Saturday, August 14, 2010

La Sirena - The Siren

Besides monsters, I love finding Mermaids and/or Sirens in embroidery and lace. I can't tell you why and you could even say that the Siren is a type of sea monster.

From Giovanni Ostaus' La Vera Perfezione del Disegno per Punti e Ricami (1561):

They are always wicked in the old tales and it was probably not until Hans Christian Andersen that there was a sympathetic tale of these creatures - don't quote me, I'm not up on my Mermaid/Siren history. The Greeks didn't even associate them with the sea but the Romans did and since we're talking about Italy, let's go with the Romans! You do need to know however that Sirens get some bird-like history from the Greeks so sometimes they are depicted with wings. Enough background – on to the Sirens in needlework!

From Cesare Vecellio's Corona delle nobili e virtuose donne (1592):

Years ago when searching for Italian patterns, I came across the Coraggio Sampler by The Scarlet Letter. This sampler has all kinds of things I like including monsters and a Mermaid. I actually came across a sampler in an Italian museum with the Mermaid from this sampler on it but I didn't note it down and now I'd love to know where I saw it!! Anyone know? Please leave me a comment below!

I like the documentation that goes with the Coraggio Sampler, it has references to 16th century antique pattern books. I ordered it with all the silk threads and then decided to modify it with other antique Italian motifs I liked so it sits on the floor stand in my living room and once in awhile I sit and put in a few stitches on it. I'm afraid it has been sitting there for years.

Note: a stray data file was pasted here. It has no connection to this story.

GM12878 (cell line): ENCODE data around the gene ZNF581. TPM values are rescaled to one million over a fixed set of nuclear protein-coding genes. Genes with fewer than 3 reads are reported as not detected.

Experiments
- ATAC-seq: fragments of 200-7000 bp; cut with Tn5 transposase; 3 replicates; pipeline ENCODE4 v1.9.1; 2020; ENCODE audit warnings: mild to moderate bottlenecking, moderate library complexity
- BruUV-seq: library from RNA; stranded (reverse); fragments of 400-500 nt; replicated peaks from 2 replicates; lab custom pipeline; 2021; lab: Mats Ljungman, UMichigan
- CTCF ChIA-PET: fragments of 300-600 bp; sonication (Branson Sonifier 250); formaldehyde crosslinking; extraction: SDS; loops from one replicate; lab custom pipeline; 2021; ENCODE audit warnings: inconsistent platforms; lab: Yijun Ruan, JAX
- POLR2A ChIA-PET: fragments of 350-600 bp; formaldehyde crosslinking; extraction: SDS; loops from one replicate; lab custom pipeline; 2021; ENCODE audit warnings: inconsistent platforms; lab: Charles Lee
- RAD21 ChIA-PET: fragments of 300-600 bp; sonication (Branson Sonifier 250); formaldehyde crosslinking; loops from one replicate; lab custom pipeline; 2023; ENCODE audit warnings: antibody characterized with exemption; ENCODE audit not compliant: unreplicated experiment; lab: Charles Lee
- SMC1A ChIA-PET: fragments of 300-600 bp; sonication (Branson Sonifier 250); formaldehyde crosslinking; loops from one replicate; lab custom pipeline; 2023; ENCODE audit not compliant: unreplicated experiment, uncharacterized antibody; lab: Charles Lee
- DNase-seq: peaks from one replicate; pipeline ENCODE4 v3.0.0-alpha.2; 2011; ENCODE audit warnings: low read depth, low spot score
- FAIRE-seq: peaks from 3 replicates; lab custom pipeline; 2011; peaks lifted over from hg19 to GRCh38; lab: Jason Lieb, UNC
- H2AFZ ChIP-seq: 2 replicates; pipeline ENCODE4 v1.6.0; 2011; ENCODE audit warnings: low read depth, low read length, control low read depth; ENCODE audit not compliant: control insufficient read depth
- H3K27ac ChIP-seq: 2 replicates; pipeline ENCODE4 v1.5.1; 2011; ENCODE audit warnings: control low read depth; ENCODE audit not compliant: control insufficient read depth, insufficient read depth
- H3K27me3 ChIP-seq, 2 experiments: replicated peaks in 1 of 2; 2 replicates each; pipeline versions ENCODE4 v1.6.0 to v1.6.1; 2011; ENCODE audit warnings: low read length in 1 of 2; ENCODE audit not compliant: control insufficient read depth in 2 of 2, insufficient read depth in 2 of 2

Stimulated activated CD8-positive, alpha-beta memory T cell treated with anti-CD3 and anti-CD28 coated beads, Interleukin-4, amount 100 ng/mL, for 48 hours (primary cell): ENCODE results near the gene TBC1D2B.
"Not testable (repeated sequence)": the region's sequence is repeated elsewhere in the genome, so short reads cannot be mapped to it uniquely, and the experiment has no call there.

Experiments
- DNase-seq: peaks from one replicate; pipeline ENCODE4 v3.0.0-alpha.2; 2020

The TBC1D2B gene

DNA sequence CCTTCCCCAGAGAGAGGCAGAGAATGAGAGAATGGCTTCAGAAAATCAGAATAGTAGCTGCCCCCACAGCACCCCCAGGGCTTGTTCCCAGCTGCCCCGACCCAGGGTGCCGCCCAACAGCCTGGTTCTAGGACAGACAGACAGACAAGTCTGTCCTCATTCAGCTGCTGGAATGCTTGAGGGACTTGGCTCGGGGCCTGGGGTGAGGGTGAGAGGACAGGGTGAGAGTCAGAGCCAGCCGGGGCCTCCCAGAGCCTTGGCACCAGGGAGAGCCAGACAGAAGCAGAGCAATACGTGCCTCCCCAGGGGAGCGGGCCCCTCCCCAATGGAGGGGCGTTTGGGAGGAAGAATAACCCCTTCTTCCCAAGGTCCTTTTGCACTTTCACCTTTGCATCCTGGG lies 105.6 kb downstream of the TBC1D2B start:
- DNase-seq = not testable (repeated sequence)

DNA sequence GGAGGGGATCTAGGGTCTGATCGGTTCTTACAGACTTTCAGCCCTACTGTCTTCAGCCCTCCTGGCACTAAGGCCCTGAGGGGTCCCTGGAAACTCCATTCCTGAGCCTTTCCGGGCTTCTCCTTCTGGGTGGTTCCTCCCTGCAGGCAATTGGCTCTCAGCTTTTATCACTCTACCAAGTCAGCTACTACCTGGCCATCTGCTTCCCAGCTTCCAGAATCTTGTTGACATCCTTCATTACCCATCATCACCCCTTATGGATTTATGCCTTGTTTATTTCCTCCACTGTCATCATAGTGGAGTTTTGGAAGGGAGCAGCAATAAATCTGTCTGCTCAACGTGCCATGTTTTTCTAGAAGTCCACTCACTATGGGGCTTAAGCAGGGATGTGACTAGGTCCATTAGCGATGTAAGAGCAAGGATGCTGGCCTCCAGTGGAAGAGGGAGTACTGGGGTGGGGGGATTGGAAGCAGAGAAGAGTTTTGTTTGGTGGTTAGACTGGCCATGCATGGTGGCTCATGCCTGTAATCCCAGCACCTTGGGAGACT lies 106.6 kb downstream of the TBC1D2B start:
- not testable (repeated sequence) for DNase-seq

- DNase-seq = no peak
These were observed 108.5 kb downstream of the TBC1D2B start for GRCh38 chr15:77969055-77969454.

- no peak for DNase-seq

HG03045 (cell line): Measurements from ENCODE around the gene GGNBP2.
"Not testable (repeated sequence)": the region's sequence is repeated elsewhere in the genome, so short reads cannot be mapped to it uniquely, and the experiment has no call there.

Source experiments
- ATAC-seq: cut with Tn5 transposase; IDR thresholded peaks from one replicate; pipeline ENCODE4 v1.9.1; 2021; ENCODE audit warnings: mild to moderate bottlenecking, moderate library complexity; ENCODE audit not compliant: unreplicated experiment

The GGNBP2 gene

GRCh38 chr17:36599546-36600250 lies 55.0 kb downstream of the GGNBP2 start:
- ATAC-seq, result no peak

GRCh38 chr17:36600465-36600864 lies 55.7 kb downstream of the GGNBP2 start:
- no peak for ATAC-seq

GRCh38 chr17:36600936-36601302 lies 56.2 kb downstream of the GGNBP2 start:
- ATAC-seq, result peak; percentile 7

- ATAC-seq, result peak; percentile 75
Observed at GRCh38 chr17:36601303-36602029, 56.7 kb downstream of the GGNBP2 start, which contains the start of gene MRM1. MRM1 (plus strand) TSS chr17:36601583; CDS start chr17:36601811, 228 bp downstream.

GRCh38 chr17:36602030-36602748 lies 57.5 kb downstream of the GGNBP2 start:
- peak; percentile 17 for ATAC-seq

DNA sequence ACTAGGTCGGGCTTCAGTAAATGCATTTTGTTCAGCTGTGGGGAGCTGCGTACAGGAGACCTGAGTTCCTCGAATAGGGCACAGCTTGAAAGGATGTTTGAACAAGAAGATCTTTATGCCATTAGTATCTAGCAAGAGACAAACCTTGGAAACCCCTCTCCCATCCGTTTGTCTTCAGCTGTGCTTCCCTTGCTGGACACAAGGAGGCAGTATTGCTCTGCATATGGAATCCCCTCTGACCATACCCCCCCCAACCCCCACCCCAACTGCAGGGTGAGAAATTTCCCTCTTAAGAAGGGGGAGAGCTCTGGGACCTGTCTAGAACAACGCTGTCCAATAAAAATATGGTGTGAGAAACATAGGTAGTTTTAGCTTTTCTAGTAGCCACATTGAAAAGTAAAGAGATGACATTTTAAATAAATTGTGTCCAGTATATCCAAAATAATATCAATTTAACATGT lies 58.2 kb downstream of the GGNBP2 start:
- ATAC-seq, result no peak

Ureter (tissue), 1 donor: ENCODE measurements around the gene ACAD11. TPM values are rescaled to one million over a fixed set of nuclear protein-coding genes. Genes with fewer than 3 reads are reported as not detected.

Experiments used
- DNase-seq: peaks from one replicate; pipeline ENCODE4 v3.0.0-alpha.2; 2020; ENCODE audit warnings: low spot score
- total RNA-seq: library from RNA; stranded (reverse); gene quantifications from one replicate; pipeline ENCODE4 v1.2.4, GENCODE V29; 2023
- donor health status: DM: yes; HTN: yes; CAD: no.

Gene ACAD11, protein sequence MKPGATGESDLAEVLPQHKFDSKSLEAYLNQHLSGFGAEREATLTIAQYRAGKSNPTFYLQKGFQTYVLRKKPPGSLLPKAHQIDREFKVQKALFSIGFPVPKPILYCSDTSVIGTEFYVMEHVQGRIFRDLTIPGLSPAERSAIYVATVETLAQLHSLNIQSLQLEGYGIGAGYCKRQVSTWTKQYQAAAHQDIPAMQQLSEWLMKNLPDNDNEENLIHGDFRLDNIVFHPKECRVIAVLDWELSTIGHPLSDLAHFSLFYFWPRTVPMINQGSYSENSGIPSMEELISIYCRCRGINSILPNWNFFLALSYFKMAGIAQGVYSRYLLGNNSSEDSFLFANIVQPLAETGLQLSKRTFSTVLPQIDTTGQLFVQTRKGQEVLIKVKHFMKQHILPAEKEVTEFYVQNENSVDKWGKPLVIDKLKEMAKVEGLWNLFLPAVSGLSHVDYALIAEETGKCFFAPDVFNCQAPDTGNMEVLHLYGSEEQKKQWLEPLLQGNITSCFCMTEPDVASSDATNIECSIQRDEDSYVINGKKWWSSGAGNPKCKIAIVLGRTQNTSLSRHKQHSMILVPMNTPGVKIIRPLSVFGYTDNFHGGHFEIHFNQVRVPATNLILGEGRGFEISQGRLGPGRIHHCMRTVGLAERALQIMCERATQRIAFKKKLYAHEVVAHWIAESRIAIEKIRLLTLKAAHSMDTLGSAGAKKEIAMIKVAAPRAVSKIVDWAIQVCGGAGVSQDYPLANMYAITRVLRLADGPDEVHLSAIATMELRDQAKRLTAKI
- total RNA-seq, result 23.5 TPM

There are several needle lace Sirens in Merletti e Ricami della Aemilia Ars (1929) including several on a round table centre on the cover which was a piece commissioned "from America", I tried to scan it but unfortunately I can't get a good scan, you'll have to take my word for it...

... there is also this Heraldic design by Arcangelo Passerotti from his Libro di Lavorieri (1591):

In the same book there is this one done in Filet lace for a tablecloth, the design is from Giovanandrea Vavassore's Esemplario di Lavori (c. 1530):

I have always liked the Siren in Elisa Ricci's Old Italian Lace (1913):

I took a crack a charting the design, what do you think? She's pretty scary!

You can download some of Elisa Ricci's books and some antique pattern books from the Online Digital Archive of Documents, or you can purchase a collection of 5 antique pattern books together in one volume from Italian Needlecrafts.


  1. I love it when our interests synchronize across the miles. The park behind the Sforza castle in Milan has a bridge with four little sirens. I took the photo fairly recently, and posted it on "My Milan (Italy)" blog, today, in honor of your post! I'll also link to your post in my needlepoint blog, so my readers can see your siren patterns, thanks!

  2. Thanks Star!
    To think, I went to the Sforza Castle last year but didn't go behind (no time!).
    Next time I am in Milan, I will have to go there. I would be interested to see the Aquarium and other things left from the World's Fair in 1906.

  3. The next time you're in Milan, I hope you'll also make time to go to the (marvelous) Bagatti Valsecchi Museum (, in English and Italian), where I have worked since early 2000. It's one of Europe's most important and best preserved historic house museums, authentically presenting the Neo-Renaissance house as it was at the end of the 19th century, full of Italian Renaissance art and furniture. Of the few textile arts present, you might enjoy the embroidered "Pietà" in Giuseppe's bedroom, the embroidered hat in the arms gallery, and the embroidered glove in Carolyn's bedroom. If you come, let me know!

  4. I will definitely make time to visit you on my next visit, I'd love to see the Museum and will probably bring friends!

  5. Starbucks logo is also La Sirena